The Untold Truth Of BattleBots

It only makes sense that throwing robotic pugilists into a ring and letting them slug it out would make for good television. "Battlebots," the show that pits teams of roboticists against each other to see who can build the most lethal fighting robot and knock out the competition, has been on the air in various forms for over two decades of homemade, robotic mayhem.

Greg Munson — one of the early pioneers of robot combat — summed up the popularity of the sport in a simple, accurate way during an online question and answer session with fans hosted by The Washington Post in 2000. "The appeal of the sport is universal — People like to see things get destroyed," he said.

Over the years, various iterations of "BattleBots" have made appearances on television around the world, but the somewhat underground robot fighting scene predated the first version of the show by about a decade.

The history of BattleBots started before it appeared on television

While some pop culture phenomenons start in unexpected places, the pre-"BattleBots" robot combat scene started where a lot of people probably expected: at a science fiction convention in the final days of the 1980s (via Servo Magazine). The competition was called the Critter Crunch, and it was the first of its kind, taking place in Denver, Colorado, at The MileHiCon science fiction convention in 1989.

The idea for the competition came from mechanical engineers who combined aspects of other robot competitions, like one hosted by MIT that had builders vying to see who could build a robot that would pick up the most ping-pong balls. These robots were smaller than those that would be seen on television a decade later, and the fights took place on a folding table with sci-fi convention attendees in close proximity. This limited the weaponry that could be (safely) used, but it didn't stop some people from sneaking in some of the more dangerous weapons, like flamethrowers and pneumatic rams.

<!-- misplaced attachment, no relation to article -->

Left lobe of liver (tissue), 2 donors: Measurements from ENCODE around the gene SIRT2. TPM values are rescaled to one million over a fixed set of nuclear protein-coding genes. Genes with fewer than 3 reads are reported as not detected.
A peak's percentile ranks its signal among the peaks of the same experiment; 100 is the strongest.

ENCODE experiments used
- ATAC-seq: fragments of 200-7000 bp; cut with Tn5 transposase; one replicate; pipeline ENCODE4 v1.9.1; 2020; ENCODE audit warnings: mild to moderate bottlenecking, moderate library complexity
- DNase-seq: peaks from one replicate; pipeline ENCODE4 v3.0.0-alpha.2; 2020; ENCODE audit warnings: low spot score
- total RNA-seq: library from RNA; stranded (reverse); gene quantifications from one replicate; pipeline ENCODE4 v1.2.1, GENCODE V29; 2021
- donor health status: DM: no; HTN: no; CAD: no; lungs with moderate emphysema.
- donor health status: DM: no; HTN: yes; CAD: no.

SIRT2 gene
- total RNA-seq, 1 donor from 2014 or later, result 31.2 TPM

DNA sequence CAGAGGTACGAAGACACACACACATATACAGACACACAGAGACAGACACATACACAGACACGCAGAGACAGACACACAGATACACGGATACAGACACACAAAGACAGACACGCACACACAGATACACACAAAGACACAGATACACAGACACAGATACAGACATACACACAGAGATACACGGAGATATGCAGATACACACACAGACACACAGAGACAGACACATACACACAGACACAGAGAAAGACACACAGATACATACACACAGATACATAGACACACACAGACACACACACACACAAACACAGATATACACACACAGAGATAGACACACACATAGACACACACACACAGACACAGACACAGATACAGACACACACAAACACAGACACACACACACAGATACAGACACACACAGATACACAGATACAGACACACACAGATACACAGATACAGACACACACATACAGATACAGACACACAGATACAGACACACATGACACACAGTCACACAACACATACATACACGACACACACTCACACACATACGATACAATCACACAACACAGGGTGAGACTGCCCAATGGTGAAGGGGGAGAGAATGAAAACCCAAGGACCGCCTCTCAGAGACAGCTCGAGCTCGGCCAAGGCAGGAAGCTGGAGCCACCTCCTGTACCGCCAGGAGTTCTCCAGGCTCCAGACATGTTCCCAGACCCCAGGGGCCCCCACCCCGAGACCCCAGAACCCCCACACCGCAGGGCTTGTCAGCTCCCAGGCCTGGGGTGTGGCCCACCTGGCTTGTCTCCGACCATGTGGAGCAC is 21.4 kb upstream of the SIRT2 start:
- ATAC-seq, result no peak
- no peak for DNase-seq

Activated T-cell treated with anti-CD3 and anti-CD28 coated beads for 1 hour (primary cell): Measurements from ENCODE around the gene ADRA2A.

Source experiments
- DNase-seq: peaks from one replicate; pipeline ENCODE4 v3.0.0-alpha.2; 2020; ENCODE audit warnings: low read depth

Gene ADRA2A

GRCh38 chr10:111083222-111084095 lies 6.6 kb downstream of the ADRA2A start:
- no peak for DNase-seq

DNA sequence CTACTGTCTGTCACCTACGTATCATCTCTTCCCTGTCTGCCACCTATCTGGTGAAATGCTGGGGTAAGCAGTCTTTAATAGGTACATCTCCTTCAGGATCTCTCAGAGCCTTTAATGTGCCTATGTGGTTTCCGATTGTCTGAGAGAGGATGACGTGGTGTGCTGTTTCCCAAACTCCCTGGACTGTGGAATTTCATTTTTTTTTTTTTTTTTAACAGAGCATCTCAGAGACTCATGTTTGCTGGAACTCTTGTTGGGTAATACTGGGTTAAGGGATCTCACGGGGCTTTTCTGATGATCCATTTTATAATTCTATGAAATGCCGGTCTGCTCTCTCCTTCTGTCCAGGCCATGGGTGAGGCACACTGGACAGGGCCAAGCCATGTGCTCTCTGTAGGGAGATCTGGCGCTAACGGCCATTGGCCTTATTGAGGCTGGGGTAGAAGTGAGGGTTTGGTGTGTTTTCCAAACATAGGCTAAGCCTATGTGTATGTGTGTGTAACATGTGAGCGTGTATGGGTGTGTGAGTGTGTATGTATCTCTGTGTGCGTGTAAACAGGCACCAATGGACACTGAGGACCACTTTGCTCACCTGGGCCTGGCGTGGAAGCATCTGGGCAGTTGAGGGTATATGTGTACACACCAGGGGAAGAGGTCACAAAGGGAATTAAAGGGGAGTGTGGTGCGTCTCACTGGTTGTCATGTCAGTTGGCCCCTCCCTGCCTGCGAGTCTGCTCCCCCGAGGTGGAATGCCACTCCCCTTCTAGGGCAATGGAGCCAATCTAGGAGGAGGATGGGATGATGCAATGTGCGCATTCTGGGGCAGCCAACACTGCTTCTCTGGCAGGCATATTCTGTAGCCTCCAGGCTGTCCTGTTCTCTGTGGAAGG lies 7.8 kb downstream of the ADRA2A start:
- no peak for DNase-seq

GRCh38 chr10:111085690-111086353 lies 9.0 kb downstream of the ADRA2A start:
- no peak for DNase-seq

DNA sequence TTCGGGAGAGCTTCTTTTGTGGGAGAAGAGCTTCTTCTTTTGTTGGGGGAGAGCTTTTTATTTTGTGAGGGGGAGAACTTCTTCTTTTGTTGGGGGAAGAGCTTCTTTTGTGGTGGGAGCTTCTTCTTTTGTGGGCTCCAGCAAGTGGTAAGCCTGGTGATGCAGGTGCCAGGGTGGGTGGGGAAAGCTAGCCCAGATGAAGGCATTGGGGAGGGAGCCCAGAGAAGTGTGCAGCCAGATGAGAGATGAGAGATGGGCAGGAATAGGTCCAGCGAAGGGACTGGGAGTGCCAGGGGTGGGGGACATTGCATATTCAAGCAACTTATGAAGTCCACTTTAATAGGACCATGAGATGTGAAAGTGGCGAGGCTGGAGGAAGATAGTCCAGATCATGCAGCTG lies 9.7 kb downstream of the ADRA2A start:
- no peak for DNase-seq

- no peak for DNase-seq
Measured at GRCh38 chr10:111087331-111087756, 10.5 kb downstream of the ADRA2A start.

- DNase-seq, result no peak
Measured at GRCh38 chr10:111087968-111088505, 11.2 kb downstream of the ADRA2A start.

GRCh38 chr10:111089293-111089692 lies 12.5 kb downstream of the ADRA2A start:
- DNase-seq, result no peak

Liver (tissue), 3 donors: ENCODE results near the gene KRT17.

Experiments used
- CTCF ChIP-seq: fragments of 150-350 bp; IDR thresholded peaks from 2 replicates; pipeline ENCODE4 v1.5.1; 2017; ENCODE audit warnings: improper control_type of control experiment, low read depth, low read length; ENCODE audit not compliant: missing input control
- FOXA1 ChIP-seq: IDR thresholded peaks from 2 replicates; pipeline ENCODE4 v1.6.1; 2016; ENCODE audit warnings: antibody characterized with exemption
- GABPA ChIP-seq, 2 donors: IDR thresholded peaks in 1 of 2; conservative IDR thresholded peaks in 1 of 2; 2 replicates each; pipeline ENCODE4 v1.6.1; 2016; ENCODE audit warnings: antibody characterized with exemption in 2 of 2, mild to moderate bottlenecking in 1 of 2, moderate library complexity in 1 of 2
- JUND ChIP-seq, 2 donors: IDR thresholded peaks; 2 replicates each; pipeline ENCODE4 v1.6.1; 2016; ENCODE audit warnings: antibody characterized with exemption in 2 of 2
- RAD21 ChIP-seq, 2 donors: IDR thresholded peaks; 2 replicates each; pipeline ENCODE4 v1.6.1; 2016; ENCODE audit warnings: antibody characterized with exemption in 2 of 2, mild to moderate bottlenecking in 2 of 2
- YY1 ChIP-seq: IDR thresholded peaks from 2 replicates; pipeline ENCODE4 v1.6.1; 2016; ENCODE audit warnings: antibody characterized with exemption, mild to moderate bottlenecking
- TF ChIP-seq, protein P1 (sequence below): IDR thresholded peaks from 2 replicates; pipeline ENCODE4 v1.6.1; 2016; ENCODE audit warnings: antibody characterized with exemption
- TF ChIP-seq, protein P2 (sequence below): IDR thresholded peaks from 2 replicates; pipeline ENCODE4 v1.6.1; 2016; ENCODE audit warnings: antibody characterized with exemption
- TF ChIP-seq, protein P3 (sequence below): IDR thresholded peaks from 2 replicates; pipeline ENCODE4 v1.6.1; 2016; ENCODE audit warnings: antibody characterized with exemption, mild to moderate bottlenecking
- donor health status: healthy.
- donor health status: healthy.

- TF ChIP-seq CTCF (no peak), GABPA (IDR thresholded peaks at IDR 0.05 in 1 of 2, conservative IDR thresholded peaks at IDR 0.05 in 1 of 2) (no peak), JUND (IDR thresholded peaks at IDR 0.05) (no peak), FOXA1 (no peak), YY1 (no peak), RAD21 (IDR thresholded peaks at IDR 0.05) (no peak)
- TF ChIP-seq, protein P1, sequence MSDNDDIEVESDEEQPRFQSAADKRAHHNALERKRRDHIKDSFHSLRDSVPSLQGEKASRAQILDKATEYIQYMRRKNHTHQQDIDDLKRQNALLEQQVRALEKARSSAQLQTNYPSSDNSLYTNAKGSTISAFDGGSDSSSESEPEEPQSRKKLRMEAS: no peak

The Critter Crunch was a success and hugely popular with fans, so much so that word about it spread across the country, and other conventions started hosting their own robot events.

One man recognized the business potential of robot combat

In 1992, Marc Thorpe was an animatronic designer who had also done special effects work on some of the original "Star Wars" films. He had an idea for an event much like the one several years earlier at The MileHiCon, but Thorpe realized the potential of the idea as a business. He came up with the name "Robot Wars" and eventually got the event up and running in 1994, according to Servo Magazine.

The event made its debut in San Francisco, with Thorpe realizing the marketing potential of fighting robots, offering attendees the chance to buy posters, T-shirts, and more with the Robot Wars brand. The inaugural Robot Wars event featured some notable competitors, including Caleb Cheung, who went on to invent a less lethal — but arguably creepier — type of robot that became a hit toy in the later 1990s: Furbies. Another competitor was the inventor of "The Sims" video games, Will Wright. Thorpe continued hosting Robot Wars events until 1997, but the biggest mainstream break for the world of robot combat happened on television.